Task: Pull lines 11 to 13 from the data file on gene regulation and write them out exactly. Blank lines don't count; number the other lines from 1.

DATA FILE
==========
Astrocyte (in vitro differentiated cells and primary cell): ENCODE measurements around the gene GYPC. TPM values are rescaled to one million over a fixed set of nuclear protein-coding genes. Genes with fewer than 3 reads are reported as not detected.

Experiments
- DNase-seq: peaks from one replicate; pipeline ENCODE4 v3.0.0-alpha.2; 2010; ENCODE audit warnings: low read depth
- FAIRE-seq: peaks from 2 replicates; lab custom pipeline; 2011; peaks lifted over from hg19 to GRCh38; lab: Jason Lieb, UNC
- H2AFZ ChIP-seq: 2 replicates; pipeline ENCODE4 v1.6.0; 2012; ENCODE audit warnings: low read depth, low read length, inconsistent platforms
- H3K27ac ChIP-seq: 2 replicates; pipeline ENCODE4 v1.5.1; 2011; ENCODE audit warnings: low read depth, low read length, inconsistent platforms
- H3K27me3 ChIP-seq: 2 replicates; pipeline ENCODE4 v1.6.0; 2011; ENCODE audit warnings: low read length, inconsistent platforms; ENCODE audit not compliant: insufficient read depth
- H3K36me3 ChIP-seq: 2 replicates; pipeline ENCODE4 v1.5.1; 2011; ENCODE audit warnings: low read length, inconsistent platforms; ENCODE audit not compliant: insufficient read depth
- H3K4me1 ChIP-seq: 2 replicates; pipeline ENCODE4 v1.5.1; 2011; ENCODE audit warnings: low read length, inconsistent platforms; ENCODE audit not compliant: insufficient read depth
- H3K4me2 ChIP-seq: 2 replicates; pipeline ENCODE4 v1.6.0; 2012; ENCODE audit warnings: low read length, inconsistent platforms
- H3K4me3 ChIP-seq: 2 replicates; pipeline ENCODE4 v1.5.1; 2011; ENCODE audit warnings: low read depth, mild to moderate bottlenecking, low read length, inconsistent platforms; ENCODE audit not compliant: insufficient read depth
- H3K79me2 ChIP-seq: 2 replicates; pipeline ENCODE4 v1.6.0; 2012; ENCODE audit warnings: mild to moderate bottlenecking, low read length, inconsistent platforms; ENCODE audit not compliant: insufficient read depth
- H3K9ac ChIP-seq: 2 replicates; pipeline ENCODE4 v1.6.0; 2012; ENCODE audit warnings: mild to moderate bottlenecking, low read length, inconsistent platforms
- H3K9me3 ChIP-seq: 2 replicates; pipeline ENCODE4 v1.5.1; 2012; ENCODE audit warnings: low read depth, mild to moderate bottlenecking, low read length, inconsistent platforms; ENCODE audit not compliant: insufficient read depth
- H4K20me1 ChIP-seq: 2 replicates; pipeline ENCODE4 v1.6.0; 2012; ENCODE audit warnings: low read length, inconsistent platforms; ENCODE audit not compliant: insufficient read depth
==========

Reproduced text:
- H3K4me3 ChIP-seq: 2 replicates; pipeline ENCODE4 v1.5.1; 2011; ENCODE audit warnings: low read depth, mild to moderate bottlenecking, low read length, inconsistent platforms; ENCODE audit not compliant: insufficient read depth
- H3K79me2 ChIP-seq: 2 replicates; pipeline ENCODE4 v1.6.0; 2012; ENCODE audit warnings: mild to moderate bottlenecking, low read length, inconsistent platforms; ENCODE audit not compliant: insufficient read depth
- H3K9ac ChIP-seq: 2 replicates; pipeline ENCODE4 v1.6.0; 2012; ENCODE audit warnings: mild to moderate bottlenecking, low read length, inconsistent platforms